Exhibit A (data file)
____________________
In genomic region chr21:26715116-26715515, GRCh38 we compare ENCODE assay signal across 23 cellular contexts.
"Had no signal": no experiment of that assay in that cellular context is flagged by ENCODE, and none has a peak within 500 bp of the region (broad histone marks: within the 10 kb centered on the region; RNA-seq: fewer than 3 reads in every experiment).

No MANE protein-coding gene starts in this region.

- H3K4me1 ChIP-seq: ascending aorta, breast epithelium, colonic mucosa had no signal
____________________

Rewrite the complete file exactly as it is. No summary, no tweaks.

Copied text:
In genomic region chr21:26715116-26715515, GRCh38 we compare ENCODE assay signal across 23 cellular contexts.
"Had no signal": no experiment of that assay in that cellular context is flagged by ENCODE, and none has a peak within 500 bp of the region (broad histone marks: within the 10 kb centered on the region; RNA-seq: fewer than 3 reads in every experiment).

No MANE protein-coding gene starts in this region.

- H3K4me1 ChIP-seq: ascending aorta, breast epithelium, colonic mucosa had no signal